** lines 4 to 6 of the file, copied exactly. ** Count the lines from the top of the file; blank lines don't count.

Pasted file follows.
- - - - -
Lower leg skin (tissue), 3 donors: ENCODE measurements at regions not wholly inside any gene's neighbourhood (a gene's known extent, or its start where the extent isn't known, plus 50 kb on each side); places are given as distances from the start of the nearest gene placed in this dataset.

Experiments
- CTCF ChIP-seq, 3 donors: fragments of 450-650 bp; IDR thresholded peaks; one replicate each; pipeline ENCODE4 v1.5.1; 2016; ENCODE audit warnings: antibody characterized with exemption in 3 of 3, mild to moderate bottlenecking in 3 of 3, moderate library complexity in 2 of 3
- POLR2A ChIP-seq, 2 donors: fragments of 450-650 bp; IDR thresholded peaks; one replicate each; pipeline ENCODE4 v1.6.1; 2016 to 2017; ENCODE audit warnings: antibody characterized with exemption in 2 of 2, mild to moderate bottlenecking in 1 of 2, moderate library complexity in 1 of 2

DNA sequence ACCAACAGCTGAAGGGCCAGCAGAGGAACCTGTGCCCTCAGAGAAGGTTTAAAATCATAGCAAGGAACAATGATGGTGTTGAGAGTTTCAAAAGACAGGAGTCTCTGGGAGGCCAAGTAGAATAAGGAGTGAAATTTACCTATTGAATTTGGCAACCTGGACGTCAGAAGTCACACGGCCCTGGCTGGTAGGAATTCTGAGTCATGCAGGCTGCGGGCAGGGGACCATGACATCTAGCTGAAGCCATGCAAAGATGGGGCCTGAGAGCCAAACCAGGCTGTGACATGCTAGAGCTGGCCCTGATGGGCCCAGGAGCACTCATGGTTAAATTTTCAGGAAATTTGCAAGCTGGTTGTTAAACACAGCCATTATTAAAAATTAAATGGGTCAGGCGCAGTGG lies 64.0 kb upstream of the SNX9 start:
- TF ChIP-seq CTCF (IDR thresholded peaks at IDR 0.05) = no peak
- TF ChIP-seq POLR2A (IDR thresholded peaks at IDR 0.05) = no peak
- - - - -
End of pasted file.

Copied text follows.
- POLR2A ChIP-seq, 2 donors: fragments of 450-650 bp; IDR thresholded peaks; one replicate each; pipeline ENCODE4 v1.6.1; 2016 to 2017; ENCODE audit warnings: antibody characterized with exemption in 2 of 2, mild to moderate bottlenecking in 1 of 2, moderate library complexity in 1 of 2

DNA sequence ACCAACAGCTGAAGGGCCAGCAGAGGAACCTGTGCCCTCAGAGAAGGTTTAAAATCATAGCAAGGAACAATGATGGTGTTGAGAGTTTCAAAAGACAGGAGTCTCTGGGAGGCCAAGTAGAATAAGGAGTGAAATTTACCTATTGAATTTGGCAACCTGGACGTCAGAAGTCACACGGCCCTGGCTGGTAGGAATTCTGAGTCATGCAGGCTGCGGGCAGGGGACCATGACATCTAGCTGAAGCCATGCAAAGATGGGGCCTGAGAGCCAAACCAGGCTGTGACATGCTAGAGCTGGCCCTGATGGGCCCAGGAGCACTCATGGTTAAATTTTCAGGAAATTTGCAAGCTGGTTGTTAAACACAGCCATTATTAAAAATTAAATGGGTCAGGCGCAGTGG lies 64.0 kb upstream of the SNX9 start:
- TF ChIP-seq CTCF (IDR thresholded peaks at IDR 0.05) = no peak